After the first game versus Saurashtra, despite doing most things right, were you happy for gaining three points against the defending champion or disappointed for not winning at least six, if not seven, points?

Definitely it was disappointing. It was a very good game, they are a very good team. We almost had the game but… it happens in cricket. We had the belief that if we could win against Goa and Odisha, we will still go through. With only one team moving ahead, there was hardly any room for a mistake. We just believed in ourselves and trusted ourselves to execute all the plans we had tried out in the nets. That’s why we are here.

What was discussed during the first team meeting after the draw against Saurashtra?

Obviously everyone was disappointed. It reminded us that the game isn’t over unless the last wicket falls or the last run is scored. I won’t say we were overconfident but we did relax a little bit. I said: “there’s no room to assume that it’s just a matter of time and wait for things to happen.” This is cricket. I get scared with it. The moment you take things lightly, the game will hit you hard. That’s what I spoke about during the team meeting. We are here to win, not to be happy with the first innings lead or fight it out. We are here to dominate and that’s been the legacy of Mumbai cricket. I am delighted that everyone showed character in the last two weeks.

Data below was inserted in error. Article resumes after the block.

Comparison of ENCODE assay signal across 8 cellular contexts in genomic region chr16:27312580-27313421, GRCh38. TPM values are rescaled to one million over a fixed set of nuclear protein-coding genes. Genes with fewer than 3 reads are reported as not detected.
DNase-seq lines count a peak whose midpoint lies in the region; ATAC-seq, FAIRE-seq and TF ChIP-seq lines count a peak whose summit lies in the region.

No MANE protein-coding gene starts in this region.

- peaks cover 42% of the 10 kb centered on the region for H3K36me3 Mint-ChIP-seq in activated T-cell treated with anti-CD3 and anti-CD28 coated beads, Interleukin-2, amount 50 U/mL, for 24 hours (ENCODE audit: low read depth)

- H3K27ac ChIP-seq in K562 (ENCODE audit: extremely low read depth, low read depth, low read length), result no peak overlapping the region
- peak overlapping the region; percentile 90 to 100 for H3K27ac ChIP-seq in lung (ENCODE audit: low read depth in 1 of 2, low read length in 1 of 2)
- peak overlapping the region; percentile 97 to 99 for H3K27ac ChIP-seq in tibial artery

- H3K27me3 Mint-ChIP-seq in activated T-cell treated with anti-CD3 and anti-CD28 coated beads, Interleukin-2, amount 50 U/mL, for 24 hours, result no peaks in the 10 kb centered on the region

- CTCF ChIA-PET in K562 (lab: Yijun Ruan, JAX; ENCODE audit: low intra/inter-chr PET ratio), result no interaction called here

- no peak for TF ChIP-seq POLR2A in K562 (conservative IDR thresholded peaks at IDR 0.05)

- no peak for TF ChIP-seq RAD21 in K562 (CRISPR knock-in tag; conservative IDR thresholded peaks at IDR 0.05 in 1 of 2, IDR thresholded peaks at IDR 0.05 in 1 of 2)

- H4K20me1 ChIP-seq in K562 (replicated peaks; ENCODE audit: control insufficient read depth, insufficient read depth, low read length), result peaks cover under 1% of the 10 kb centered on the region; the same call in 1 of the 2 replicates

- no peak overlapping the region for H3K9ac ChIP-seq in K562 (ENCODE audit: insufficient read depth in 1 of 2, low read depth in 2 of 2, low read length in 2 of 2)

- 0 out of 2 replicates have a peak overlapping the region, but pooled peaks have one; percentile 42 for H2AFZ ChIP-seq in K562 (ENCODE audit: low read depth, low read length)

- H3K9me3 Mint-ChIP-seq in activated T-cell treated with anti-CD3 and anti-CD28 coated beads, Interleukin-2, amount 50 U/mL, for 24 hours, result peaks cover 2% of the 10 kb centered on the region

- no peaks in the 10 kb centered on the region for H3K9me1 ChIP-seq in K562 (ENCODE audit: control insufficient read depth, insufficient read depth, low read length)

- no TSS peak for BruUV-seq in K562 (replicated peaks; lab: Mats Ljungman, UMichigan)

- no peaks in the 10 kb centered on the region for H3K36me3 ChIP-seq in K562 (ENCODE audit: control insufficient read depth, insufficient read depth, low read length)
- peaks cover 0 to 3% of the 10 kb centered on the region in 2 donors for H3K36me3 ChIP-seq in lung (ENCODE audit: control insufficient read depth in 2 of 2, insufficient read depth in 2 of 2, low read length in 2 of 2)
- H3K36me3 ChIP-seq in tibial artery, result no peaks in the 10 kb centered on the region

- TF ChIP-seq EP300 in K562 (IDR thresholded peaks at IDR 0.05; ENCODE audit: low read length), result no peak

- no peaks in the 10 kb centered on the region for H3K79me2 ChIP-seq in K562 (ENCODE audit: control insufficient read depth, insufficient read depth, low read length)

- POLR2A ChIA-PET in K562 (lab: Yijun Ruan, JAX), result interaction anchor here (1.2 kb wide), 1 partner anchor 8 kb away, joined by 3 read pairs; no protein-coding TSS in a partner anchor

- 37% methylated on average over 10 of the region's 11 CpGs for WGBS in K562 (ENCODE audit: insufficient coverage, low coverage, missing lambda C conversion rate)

Since you spoke about the legacy of Mumbai cricket, what do you make of Shams and Tanush’s partnership versus Goa in the second innings?

Uff… that was the turning point of the campaign. Both of them won us the game. The way they batted, the way they bowled, it was their day. They really worked hard for it before coming here. I am really happy for the way they rescued the team. I hope they continue to pick many more wickets with the skills they have and go way ahead.

What does being in the knockouts after four years mean to the group?

It means a lot. If you see, we just had three games in the league stage, so we couldn’t afford to think about the knockouts. We had to stay focussed on each game. Yes, no doubt, we are playing to qualify for the knockouts but we were not desperately thinking only about it. We had to go through the processes rather than keep thinking only about the trophy while playing over here. I kept telling everyone to stay in the present and enjoy every session.